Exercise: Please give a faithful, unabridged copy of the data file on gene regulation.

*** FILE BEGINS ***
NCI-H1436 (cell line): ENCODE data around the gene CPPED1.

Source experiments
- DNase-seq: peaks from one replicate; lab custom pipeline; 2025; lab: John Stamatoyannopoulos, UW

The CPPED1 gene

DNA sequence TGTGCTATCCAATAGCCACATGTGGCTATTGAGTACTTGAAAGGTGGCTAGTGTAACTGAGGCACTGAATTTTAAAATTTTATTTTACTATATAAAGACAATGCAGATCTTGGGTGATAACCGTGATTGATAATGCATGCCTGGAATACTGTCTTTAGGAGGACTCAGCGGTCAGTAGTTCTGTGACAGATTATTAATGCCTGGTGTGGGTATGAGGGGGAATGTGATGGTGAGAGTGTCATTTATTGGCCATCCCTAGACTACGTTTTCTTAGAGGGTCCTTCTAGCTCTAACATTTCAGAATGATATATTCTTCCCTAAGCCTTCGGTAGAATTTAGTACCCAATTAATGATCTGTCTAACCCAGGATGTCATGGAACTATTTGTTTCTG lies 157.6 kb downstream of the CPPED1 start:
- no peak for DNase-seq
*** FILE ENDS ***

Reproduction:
NCI-H1436 (cell line): ENCODE data around the gene CPPED1.

Source experiments
- DNase-seq: peaks from one replicate; lab custom pipeline; 2025; lab: John Stamatoyannopoulos, UW

The CPPED1 gene

DNA sequence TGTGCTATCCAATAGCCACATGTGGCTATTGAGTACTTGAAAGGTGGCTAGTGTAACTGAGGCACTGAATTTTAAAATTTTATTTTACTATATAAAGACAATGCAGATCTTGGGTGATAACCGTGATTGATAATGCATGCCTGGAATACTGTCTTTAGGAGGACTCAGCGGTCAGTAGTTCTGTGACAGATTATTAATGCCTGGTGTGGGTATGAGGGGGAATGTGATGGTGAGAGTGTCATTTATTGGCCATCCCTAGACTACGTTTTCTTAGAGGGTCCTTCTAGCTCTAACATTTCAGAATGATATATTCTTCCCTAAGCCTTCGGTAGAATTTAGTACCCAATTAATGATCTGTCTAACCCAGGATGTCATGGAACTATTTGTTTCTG lies 157.6 kb downstream of the CPPED1 start:
- no peak for DNase-seq